Now comes a new era in authorship. At long last I have a private secretary. This secretary is available only every other week end. His presence will be sadly missed next column-day. The aforesaid secretary goes to Kent State University when he is not working for me. Typing being one of his minor studies this quarter, he really needs the practice. ***
Last week I left you up on the third floor of our antique shop, and I really must bring you down before the hot weather sets in. I mentioned the pink luster china which I handled as carefully as new-born butterflies. Even so, one of the precious saucers fell apart in my hands. That may not seem to you to be a major catastrophe. But you don't know Dr. Phillips and his fetish about his rare china and other antiques. One day a valuable figurine was discovered on a precarious window ledge. His agitation befitted a near-calamity. I told him he was like Rachel. "Who's Rachel?" said this servant of the Lord. "Jacob's second wife. Don't you remember how she loved her household gods and hated to give them up?" The master mused. "Rachel and I. Our household gods. That would make good material for a sermon." Now he speaks gently if anything is broken, but his grief is none-the-less keen. You must remember that the pink luster china, for instance, has been gathered from all parts of the world and is irreplaceable. I haven't had the courage to tell him about the gold-rimmed crystal goblet or the dainty oil lamp chimney that the cleaning woman broke last week (she was supposed to clean the rug and scrub the floors up there, but she chose the more delicate tasks). In the three rooms on the third floor we counted eight oil lamps, all of beautiful design, suitable for the genteel parlor of fifty years ago. Most of them are wired for up-to-date lighting, but still carry the old time charm. The large room would be a little girl's heaven, for there are many pieces of furniture in miniature - doll cradle, doll chest, tiny chairs and tables, besides little rockers and couch for the little girl herself. There is a cobbler's bench that is at least a hundred years old. There is a strange contraption that looks like a hobby-horse, except that it has no head. The vertical paddles, that closely resemble the neck of a horse, are controlled by a foot treadle, and were used in the old days to separate the flax. There is also a flax-winder. Of course we have a spinning-wheel, but it has a place of honor in the dining room. The walls are almost covered with valuable prints and lithographs, most of the latter coming from the famous New York firm, Currier & Ives. There are prints from Audobon's own drawings of birds. Come to think of it, there are a number of curious cabinets and gadgets, the name or use of which I cannot tell you. But I'll find out later. Every one of these antiques is in perfect condition. And, somehow, no part of this house seems cluttered.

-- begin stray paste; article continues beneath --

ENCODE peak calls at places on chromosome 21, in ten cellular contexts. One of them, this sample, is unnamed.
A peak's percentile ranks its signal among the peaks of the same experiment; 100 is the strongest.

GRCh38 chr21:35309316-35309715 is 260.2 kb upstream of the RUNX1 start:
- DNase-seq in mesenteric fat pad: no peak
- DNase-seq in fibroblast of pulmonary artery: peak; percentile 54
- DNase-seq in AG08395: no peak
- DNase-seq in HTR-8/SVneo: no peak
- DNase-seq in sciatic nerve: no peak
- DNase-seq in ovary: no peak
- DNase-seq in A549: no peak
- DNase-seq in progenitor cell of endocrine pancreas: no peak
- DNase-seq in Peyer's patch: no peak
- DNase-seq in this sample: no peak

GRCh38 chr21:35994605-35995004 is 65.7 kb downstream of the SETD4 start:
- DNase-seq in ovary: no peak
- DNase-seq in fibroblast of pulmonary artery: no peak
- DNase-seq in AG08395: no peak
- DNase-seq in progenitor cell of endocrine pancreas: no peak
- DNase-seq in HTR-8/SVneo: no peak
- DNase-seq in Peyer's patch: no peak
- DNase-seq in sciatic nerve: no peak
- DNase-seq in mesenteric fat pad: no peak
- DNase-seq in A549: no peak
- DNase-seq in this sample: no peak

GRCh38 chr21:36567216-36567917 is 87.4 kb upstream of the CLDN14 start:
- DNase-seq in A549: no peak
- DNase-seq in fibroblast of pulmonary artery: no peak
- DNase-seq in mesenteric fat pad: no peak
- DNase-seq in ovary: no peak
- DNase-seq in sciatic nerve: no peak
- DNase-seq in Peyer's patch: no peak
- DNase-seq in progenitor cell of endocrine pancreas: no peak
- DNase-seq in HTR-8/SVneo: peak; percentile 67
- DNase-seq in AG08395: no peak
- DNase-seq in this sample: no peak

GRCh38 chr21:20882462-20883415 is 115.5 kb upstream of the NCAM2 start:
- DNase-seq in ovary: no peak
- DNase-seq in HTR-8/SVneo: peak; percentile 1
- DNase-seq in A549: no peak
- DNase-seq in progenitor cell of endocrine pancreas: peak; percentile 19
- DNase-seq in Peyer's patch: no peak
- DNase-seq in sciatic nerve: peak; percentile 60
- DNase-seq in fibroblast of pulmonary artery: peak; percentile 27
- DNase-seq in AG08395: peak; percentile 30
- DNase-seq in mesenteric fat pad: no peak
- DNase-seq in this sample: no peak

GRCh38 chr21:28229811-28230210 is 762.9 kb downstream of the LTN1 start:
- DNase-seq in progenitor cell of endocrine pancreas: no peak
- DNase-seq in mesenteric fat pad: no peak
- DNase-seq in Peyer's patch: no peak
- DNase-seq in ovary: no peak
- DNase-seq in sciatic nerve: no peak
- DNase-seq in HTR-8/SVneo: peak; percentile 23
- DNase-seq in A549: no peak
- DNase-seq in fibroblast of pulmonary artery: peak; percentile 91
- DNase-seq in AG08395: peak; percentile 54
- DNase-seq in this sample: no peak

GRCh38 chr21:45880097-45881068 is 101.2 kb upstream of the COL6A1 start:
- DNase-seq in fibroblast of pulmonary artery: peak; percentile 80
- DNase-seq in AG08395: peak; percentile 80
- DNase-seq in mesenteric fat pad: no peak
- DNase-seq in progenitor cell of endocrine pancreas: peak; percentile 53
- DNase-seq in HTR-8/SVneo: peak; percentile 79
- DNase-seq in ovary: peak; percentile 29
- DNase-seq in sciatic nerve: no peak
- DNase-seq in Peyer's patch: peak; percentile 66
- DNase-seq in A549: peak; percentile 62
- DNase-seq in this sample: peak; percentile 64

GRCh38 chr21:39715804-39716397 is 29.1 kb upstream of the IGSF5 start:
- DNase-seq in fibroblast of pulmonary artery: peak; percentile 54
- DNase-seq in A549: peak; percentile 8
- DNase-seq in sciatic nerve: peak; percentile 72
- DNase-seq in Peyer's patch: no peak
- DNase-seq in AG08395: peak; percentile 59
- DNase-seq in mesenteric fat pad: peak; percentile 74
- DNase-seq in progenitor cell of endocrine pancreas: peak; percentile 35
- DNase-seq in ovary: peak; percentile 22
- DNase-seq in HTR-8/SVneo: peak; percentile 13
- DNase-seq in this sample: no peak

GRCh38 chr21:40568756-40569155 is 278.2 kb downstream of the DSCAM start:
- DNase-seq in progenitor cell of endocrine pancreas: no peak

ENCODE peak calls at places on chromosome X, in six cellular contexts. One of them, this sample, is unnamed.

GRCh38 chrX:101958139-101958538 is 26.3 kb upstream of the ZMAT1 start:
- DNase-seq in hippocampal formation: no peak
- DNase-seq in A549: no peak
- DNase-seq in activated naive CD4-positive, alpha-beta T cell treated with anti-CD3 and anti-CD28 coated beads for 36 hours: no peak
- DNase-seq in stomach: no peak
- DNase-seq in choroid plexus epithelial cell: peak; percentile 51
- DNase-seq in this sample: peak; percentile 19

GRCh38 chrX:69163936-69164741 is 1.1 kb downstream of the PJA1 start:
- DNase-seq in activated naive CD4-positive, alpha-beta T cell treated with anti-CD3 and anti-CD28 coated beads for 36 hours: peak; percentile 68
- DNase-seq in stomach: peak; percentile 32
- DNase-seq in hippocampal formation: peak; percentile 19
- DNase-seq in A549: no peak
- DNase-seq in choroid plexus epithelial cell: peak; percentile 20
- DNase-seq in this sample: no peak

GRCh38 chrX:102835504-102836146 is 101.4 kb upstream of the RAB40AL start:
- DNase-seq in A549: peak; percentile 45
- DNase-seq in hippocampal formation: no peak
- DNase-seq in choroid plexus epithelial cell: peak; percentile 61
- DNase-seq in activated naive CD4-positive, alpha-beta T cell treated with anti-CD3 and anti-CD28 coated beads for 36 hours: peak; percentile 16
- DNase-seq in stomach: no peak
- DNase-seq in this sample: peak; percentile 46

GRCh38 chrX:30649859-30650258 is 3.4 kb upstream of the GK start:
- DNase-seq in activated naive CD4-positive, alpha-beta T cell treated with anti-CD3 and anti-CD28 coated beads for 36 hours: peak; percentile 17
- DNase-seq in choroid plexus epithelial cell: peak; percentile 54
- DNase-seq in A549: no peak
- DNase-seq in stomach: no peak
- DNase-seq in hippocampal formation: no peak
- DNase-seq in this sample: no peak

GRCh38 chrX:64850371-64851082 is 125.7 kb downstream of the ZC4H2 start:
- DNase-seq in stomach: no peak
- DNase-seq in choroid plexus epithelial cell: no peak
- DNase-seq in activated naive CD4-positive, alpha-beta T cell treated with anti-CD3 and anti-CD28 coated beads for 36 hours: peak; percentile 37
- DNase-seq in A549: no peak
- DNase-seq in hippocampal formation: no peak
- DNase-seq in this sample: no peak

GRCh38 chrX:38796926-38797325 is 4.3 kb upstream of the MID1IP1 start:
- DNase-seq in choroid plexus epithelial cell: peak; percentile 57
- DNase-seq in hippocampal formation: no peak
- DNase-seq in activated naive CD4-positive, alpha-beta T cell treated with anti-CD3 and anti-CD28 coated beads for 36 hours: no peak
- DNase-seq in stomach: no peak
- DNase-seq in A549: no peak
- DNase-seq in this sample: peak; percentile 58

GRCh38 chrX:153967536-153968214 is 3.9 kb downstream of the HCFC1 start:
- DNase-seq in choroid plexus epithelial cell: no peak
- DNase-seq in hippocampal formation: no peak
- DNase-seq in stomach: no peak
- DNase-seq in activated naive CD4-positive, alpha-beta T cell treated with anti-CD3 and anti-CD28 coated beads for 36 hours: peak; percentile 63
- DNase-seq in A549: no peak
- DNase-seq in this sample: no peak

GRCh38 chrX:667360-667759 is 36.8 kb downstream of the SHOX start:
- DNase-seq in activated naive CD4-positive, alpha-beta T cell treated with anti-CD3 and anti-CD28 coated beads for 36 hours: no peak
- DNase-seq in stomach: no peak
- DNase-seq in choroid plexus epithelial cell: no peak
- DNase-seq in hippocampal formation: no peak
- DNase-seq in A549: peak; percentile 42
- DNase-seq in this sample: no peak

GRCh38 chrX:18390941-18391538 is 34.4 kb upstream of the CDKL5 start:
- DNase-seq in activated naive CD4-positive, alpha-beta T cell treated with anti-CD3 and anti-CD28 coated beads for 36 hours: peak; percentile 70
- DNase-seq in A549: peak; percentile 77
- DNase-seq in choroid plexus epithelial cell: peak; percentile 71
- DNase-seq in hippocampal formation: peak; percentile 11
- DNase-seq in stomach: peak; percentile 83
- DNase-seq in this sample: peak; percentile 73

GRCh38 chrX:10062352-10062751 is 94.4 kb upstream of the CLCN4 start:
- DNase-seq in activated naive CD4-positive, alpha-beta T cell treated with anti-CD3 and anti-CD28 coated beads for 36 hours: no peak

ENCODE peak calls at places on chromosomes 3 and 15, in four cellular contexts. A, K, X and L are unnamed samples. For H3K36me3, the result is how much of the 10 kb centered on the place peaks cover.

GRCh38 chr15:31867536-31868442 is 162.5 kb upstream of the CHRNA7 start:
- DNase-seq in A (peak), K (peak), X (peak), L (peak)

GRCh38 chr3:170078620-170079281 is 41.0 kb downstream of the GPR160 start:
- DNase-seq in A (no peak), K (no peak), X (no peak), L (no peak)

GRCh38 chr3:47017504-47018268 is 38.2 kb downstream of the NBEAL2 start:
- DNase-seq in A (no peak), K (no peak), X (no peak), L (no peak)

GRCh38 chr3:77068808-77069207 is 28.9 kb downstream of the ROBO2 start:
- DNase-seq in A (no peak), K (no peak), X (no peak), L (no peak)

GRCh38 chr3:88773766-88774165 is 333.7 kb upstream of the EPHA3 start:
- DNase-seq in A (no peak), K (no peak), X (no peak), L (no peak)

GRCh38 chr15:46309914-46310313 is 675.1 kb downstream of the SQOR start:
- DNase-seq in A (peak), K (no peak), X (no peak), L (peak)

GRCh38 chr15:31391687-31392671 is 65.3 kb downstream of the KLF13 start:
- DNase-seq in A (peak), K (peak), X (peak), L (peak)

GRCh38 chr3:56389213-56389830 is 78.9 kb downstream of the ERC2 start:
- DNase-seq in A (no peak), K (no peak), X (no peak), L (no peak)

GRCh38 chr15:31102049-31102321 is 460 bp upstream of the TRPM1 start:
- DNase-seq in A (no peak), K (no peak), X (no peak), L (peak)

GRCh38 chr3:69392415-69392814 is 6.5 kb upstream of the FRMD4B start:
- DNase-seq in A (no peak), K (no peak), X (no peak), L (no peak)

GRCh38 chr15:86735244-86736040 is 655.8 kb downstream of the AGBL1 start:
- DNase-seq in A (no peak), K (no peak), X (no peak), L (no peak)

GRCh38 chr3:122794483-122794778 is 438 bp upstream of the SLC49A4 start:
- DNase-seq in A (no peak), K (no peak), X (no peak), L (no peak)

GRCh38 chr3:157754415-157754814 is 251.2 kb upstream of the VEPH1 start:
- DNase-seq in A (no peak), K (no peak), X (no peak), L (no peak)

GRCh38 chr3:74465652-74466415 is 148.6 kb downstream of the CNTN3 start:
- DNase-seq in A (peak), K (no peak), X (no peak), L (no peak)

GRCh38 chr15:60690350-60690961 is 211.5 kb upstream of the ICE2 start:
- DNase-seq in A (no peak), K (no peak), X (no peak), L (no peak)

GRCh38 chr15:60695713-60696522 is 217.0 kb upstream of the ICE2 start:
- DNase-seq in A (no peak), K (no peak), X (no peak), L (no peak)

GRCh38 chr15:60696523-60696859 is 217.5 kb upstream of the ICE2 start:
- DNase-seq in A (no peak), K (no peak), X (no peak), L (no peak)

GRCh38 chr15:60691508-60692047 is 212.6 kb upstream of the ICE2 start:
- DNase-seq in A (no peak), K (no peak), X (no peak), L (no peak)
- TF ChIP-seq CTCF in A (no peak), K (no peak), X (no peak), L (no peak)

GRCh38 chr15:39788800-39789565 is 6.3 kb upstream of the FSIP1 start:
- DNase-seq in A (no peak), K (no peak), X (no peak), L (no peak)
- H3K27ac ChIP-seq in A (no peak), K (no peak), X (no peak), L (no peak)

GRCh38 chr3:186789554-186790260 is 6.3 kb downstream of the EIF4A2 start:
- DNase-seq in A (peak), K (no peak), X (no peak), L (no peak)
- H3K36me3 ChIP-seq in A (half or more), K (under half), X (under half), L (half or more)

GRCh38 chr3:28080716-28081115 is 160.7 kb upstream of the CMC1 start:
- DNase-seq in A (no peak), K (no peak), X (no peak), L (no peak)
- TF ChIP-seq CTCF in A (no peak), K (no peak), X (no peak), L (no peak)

I've talked so much about these inanimate things. Yet they are a part of a very lively and up-to-date personality. Next week I must tell you about the fascinating person who owns them. Enough for now. My good secretary and I bid you adieu for this week. (This little bit of blarney is in lieu of the usual monetary consideration).
Florence B. Taylor (and Chuck)
Next - 6/10/48 - Charlie's Column - All about Kent State Univ.
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